In summary, all predictive equations, a through g, largely over- and underestimated the reference EE value. The bias was the highest for the Penn State equations and the ACCP, while the ranges of estimation difference were largest for the ACCP, Harris–Benedict and Mifflin St Jeor equations (Table 3). The use of SF in the Harris–Benedict and Mifflin St Jeor equations resulted in these equations having a bias of 0 %; however, the quality of prediction was poor for all predictive equations, as reflected by a RMSE of 15 % or greater. Finally, the accuracy was also very poor for all predictive equations, with 50 % or less of patients having accurate EE estimates (Fig. 1).

Table 3 Comparison of EE estimates to IC including sensitivity of EE(VCO2) reliance on RQ
Fig. 1

Bland–Altman plots and scatterplots for predictive equations and VCO2-based calorimetry compared with EE estimated using IC. Bland–Altman plots include 95 % limits of agreement. Scatterplots include lines marking ±10 % of EE(IC) and linear regression lines with r 2 values

The EE(VCO2) was significantly better than the predictive equations with a low and acceptable bias. The mean EE(VCO2), with an RQ value of 0.81, was not significantly different from mean EE(IC), and the EE(VCO2) had a good quality of prediction with an RMSE of 7 %. The EE(VCO2) was accurate in 89 % of the patients, significantly better than the predictive equations. It also had the narrower range of estimation differences (Fig. 1).

Sensitivity analysis of RQ

The sensitivity analysis showed that as long as the RQ is chosen within the published range of average cohort values, 0.76–0.89, the VCO2-based calorimetry performs better than the predictive equations.

Analysis of dynamic errors in EE(IC) and EE(VCO2)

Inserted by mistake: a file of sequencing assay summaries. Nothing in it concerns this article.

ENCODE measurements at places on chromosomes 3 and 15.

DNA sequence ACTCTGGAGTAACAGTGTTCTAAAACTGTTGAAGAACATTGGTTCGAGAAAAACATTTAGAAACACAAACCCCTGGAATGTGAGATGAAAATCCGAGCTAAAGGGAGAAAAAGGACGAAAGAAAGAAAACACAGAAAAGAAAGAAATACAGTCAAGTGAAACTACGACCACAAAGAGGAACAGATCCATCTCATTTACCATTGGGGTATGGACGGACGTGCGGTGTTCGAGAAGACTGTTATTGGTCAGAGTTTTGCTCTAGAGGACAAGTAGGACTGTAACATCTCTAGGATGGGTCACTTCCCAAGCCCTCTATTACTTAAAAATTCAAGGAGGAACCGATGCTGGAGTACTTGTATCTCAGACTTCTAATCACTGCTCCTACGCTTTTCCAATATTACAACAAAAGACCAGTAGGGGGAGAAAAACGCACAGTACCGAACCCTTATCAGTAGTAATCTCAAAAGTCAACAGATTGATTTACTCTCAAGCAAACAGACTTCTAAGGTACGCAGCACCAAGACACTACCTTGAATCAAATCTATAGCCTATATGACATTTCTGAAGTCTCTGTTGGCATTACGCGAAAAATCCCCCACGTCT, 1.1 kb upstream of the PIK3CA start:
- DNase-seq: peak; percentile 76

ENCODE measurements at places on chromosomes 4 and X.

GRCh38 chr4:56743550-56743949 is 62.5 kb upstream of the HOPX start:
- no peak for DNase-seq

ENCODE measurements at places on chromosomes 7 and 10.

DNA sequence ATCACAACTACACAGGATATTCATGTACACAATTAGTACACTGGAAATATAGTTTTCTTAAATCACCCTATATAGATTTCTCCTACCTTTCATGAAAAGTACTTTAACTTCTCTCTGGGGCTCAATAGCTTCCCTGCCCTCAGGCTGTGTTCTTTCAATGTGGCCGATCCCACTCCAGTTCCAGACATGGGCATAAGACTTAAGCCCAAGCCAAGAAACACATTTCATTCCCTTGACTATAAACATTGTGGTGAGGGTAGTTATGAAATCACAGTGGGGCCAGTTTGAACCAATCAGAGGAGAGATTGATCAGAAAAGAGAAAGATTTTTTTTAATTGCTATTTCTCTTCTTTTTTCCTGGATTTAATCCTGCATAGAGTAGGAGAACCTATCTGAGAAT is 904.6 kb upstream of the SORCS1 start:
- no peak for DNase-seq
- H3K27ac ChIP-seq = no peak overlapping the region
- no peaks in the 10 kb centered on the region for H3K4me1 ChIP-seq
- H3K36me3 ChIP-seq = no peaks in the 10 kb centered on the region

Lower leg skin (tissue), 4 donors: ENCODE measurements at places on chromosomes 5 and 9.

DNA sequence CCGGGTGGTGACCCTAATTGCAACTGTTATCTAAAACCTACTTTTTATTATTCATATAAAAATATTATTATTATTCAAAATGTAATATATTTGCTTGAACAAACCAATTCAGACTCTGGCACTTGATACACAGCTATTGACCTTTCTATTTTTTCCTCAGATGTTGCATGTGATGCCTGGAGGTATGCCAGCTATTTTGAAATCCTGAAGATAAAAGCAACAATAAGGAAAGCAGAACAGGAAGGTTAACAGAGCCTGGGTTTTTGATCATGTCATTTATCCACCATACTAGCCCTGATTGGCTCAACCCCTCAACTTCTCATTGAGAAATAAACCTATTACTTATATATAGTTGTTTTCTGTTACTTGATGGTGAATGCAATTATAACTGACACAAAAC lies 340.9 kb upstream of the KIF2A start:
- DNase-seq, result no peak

As explained earlier, changes in ventilation or rapid changes in patient metabolism can be causes of error in EE estimation. These errors will be described qualitatively and quantitatively.

Checking for constant EE

Out of the 18 patients, 17 were determined to have constant EE during the 30-min recording period, as the difference between VO2 trend line and mean was less than 10 %. For patients 1–17, the maximal deviation of the trend line from the mean was between 0.9 and 8 %. Only patient 18 had a major increase in metabolism with the VO2 trend line deviating 39 % from the mean.

Dynamic errors in patients with variable EE

Figure 2a shows that for patient 18 the MV, VO2 and VCO2 are almost constant until 16 min where the patient apparently is aroused and all three parameters rise. VO2 increases by 78 % from 320 ml/min to about 570 ml/min and remains increased for over 10 min. If the increase had been due to the increased MV, without any increase in metabolism, then VO2 would have returned to its initial value of about 320 ml/min within 2–3 min. Since this does not happen, the prolonged increase in VO2 must therefore reflect an increase in metabolism.

Fig. 2

a Recorded VO2, VCO2 and MV from Patient 18. The mean and trend line of VO2 are also displayed. b EE(VCO2) and EE(IC) were calculated from recorded VO2 and VCO2

Figure 2b shows that both EE(IC) and EE(VCO2), calculated from the recorded VO2 and VCO2, indicate increased EE, approximately to the same degree and simultaneously.

Dynamic errors in patients with constant EE

Most of the 17 patients with constant metabolism had one or more changes of ventilation. Patient 16, whose VO2 trend line deviated 2.7 % from the mean VO2, will be used as an example. The patient, who was volume controlled, had two changes in ventilation (Fig. 3a): a 3-min period of unstable MV from 7.5 to 10.5 min and a sustained reduction in MV from 10 min until the end of the recording.